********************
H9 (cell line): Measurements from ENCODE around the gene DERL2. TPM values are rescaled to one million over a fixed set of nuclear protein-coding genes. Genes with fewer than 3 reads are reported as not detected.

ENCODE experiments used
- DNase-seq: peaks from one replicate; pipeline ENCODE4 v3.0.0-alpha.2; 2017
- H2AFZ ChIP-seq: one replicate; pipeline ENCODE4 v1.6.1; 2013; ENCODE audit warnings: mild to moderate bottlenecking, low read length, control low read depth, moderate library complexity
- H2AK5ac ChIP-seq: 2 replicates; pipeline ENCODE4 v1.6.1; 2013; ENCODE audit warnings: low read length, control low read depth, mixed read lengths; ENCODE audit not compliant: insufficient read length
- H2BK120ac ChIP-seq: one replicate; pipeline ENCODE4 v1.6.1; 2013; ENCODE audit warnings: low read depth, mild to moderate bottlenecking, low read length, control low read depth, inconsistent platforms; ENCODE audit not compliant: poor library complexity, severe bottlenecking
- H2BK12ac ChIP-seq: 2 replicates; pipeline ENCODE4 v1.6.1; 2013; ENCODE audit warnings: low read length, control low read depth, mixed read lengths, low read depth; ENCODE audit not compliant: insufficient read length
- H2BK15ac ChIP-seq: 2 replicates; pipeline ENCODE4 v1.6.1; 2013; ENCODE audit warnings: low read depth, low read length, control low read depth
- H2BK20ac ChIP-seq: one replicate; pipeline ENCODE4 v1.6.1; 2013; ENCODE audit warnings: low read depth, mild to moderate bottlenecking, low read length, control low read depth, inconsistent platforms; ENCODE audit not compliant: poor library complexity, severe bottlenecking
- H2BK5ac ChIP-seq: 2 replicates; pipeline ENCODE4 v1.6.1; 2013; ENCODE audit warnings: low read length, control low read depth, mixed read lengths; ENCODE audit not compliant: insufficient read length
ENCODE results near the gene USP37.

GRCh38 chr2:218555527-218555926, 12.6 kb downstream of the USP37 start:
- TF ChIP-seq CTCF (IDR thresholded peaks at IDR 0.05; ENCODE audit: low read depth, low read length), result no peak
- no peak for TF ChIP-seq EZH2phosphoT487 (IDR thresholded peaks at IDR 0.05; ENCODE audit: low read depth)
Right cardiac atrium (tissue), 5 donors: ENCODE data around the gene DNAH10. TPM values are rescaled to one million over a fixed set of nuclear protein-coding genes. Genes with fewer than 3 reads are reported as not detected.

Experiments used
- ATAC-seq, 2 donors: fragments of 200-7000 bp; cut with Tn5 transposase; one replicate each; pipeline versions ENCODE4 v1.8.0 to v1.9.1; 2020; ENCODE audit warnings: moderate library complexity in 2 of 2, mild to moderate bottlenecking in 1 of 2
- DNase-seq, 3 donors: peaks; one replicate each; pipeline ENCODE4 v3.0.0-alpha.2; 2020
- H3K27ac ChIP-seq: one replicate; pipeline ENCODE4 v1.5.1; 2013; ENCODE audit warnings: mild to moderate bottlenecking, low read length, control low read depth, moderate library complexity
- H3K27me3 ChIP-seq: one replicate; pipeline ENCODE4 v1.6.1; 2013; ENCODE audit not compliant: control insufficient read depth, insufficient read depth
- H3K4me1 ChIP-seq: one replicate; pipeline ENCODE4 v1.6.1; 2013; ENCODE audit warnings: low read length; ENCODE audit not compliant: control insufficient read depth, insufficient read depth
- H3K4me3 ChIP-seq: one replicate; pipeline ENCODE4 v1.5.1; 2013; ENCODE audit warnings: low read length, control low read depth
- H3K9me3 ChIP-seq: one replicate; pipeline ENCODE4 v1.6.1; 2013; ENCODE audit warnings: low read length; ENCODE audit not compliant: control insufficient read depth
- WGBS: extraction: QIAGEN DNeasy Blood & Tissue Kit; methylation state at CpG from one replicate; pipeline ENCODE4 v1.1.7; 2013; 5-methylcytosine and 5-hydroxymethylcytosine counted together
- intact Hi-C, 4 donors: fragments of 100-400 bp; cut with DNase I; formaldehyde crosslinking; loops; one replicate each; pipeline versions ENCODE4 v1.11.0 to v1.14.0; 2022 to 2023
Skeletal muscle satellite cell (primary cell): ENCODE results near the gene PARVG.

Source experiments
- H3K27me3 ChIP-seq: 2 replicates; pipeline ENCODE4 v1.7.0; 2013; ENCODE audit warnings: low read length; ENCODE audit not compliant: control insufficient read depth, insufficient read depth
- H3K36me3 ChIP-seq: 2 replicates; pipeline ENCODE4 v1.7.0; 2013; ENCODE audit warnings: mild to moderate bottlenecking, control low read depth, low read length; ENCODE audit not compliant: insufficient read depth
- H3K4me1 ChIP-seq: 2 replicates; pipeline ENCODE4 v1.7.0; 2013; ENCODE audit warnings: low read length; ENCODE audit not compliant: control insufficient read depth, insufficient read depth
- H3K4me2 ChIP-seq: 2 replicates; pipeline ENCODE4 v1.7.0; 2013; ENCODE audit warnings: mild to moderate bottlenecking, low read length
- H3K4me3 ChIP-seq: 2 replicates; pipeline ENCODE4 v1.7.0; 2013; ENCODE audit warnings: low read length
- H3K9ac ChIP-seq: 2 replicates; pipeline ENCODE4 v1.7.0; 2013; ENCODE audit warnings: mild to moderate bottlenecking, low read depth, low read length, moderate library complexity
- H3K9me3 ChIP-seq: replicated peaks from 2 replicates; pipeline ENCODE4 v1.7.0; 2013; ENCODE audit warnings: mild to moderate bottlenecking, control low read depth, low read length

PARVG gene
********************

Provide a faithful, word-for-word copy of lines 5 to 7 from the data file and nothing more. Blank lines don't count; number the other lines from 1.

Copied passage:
- H2AK5ac ChIP-seq: 2 replicates; pipeline ENCODE4 v1.6.1; 2013; ENCODE audit warnings: low read length, control low read depth, mixed read lengths; ENCODE audit not compliant: insufficient read length
- H2BK120ac ChIP-seq: one replicate; pipeline ENCODE4 v1.6.1; 2013; ENCODE audit warnings: low read depth, mild to moderate bottlenecking, low read length, control low read depth, inconsistent platforms; ENCODE audit not compliant: poor library complexity, severe bottlenecking
- H2BK12ac ChIP-seq: 2 replicates; pipeline ENCODE4 v1.6.1; 2013; ENCODE audit warnings: low read length, control low read depth, mixed read lengths, low read depth; ENCODE audit not compliant: insufficient read length